Another recent development specifically designed to protect incident reports from public exposure is applying incident codes, which prohibit persons not associated with these incidents from reviewing them. The forms on which incidents are reported also protect them from being accessed by persons not attached to those departments (National Health Safety Network, 2013).
Explain if and how a root cause analysis is utilized
The purpose of incident reporting is far more than merely keeping a record of incidents. Its main role is to further conduct a root caused analysis to address frequency, level, where, when, and how incidents occur in planning future interventions. These reports are reviewed by analysts assigned to the incident reporting units of various health departments designated for exploring root cases and reporting their results.
Part II: Discuss whether a voluntary or mandatory incident reporting effort is best.
List the pros and cons of each kind of system
Ellen Flink (1985) and a technical team explored Lessons Learned from the Evolution of Mandatory Adverse Event Reporting Systems in New York City. The NYPORTS system is secure Web-based, which facilitates reporting, coordinates with other reporting devices, allows hospitals to gain feedback of their distinct reporting patterns. A review of the evolution and implementation of NYPORTS was undertaken by its predecessors and confirmations of the programs improvement in patient safety were extended (Flink et. al, 1985).
However, Michael Cohen (2002) contends that error reporting systems should be voluntary because they provide better information for reducing errors. His argument rests in the assumption that doctors, nurses, and pharmacists share common ground regarding medical errors. Together they understand its causes to the extent of making system changes to reduce risks. Recent public policy discussions in the United States were referenced in highlighting risks and benefits of mandatory and voluntary reporting systems in arriving at most effective way in promoting medical error disclosure. He further contends the Institute for Safe Medication Practices has been advocating for voluntary error reporting programmes (Cohen, 2002).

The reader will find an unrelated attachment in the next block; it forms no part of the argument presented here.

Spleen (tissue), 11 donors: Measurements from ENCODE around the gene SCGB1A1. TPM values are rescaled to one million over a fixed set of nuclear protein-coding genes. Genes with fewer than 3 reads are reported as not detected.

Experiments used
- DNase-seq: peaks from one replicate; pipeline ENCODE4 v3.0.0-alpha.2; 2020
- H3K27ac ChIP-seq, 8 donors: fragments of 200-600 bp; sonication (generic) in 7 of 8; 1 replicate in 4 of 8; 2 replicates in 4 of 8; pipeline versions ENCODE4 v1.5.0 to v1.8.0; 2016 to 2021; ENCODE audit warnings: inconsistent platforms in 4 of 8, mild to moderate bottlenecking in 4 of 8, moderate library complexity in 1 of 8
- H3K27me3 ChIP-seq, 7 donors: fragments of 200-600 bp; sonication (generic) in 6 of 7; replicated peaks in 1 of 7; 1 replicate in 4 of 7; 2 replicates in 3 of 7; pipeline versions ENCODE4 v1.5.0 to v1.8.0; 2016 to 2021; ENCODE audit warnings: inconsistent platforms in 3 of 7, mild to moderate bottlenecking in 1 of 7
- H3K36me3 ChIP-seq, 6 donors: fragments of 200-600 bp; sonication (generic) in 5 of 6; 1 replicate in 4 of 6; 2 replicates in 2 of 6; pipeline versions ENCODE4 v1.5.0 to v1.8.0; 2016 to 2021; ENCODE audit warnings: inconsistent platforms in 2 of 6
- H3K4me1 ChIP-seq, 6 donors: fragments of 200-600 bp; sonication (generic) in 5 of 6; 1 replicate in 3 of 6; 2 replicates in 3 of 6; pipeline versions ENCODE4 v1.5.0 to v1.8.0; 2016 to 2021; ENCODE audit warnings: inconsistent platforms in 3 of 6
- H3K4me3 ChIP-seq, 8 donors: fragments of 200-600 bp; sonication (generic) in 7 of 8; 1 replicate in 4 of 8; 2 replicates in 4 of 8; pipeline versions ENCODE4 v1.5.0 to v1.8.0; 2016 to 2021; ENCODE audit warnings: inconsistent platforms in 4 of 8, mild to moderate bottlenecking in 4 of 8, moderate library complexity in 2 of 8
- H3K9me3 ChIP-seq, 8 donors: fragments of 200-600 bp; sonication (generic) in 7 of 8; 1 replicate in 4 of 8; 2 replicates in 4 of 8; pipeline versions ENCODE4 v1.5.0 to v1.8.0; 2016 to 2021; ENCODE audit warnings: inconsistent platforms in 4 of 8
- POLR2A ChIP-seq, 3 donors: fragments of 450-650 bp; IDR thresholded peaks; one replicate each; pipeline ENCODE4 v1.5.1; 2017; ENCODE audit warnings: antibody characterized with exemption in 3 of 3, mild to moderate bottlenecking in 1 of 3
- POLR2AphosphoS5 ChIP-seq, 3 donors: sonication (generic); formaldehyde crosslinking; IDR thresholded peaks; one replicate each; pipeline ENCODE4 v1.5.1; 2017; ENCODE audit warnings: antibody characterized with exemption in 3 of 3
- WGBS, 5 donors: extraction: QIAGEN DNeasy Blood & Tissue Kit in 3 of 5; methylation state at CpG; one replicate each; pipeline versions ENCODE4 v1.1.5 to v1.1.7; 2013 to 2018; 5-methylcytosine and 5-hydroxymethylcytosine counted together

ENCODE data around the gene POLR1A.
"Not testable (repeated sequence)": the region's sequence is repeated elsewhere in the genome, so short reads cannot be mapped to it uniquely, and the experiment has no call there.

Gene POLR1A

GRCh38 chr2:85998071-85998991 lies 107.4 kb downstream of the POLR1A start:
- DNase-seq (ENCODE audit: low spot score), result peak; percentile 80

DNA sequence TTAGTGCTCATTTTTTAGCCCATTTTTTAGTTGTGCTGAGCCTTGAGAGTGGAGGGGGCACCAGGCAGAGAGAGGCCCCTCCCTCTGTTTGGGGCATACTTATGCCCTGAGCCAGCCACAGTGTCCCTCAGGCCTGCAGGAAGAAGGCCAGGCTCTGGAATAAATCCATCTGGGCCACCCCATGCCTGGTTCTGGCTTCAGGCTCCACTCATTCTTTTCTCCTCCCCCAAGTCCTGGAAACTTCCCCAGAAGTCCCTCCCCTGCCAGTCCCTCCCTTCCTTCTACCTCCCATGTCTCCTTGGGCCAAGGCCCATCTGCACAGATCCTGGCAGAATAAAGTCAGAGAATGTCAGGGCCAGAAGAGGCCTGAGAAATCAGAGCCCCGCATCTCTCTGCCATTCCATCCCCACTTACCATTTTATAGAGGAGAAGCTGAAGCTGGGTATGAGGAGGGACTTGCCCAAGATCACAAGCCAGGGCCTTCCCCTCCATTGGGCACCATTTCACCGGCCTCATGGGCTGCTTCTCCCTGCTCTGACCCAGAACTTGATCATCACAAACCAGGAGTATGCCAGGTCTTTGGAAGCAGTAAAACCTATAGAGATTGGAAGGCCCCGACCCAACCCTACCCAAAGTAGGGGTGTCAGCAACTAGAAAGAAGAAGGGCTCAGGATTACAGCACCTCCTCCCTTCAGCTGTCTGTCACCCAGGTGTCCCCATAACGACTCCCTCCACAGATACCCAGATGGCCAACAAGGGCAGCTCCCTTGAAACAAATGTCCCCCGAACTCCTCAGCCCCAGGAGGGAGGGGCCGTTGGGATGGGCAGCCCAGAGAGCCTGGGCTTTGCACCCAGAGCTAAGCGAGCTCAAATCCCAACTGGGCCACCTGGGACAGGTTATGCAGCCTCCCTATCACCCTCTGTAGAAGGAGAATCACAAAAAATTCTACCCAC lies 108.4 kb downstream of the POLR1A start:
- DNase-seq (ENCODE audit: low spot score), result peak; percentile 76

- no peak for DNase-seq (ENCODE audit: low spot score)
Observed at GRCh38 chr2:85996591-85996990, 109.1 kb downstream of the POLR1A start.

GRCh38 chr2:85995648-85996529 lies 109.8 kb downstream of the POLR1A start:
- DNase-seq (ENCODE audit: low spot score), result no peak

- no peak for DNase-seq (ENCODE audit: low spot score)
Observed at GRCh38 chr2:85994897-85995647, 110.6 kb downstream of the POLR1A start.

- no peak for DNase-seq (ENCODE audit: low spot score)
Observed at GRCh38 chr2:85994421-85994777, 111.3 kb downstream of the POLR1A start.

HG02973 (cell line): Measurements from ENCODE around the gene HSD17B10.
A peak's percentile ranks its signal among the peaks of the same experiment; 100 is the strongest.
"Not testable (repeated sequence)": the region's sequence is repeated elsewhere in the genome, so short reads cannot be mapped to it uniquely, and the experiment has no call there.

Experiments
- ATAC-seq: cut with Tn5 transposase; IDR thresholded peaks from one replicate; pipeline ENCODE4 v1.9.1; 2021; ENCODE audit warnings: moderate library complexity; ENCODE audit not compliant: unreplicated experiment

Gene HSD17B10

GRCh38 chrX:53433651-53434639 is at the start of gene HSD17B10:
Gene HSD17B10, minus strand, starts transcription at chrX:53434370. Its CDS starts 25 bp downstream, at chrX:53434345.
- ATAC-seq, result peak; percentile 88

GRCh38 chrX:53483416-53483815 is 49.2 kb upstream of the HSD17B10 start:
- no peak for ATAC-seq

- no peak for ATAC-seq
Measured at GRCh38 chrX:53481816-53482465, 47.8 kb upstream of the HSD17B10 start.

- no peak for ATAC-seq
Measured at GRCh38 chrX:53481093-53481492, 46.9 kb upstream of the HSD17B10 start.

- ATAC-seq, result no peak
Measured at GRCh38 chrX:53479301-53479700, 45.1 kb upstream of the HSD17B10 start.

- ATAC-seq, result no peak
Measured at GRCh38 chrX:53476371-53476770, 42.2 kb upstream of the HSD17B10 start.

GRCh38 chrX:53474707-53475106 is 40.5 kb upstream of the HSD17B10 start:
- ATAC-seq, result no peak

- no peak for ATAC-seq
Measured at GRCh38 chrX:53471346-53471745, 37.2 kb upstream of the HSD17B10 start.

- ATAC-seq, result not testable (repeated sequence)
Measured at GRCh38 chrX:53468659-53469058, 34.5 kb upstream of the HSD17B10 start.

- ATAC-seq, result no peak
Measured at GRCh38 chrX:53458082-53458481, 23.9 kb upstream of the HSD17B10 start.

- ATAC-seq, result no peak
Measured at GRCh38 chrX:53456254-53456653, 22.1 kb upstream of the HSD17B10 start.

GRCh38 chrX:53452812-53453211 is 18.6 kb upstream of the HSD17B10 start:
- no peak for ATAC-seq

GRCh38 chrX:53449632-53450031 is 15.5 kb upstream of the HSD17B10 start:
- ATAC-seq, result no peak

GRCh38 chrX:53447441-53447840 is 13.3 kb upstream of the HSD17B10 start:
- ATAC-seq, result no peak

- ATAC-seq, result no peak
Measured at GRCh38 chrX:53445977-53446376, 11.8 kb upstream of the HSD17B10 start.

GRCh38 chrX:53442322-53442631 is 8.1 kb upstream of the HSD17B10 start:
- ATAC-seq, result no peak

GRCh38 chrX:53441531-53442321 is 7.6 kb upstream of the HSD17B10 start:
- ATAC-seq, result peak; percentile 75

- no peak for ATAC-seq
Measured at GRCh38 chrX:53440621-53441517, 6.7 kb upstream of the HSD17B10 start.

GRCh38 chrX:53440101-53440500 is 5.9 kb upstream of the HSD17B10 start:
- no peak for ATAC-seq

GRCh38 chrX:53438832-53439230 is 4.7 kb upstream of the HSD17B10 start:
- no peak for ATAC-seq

However, in my opinion without mandatory reporting system there is really no guarantee of patient/client safety. It may work well for hospital situation, but who advocates for a child, an elderly patient in a nursing home or assisted living facility. Mandatory reporting system help protect these vulnerable people in the population.
|1. Patient safety is protected
2. Facilitates Patient advocacy
|1. Patient may not be comfortable with the disclosure||2. Practitioners are not compelled to report||1. Many serious incidents can go unreported|
|1.Someone is held accountable
|1. Practitioners can refuse to report at all||1. Accountability can be shifted|
|2. A system is developed to trace similar incidents||3. Advocates create their own reporting model||4. No systemic Reporting model exists|
Cohen, M. (2000). Why error reporting systems should be voluntary. BMJ 320(7237): 728–729.
Flink, C. Chevalier, L. Ruperto, A. Frederick, Heigel, J. Leslie, R. Mannion, J., & Panzer, R. (1985). Lessons Learned from the Evolution of Mandatory Adverse Event Reporting Systems
National Health Safety Network (2013). Biovigilance Component Hemovigilance Module Incident Reporting. Retrieved on August 5th, 2013 from http://www.cdc.gov/nhsn/PDFs/slides/bio/Incident-reporting_final_March2013.pdf
Sexual Violence Justice Institute (2013). Mandated Reporting of Sexual and physical abuse or neglect of a child. Retrieved on August 5th, 2013 from http://www.mncasa.org/Documents/svji_facts_15_558548673.pdf
Utah department of Health (2013). Automated Incident System. Retrieved on August 5th, 2013 from http://health.utah.gov/ems/data/ais/
Utah Public Safety Department (2013). Utah Fire Incident Reporting System Retrieved on August 5th, 2013 from http://publicsafety.utah.gov/firemarshal/nfirs.html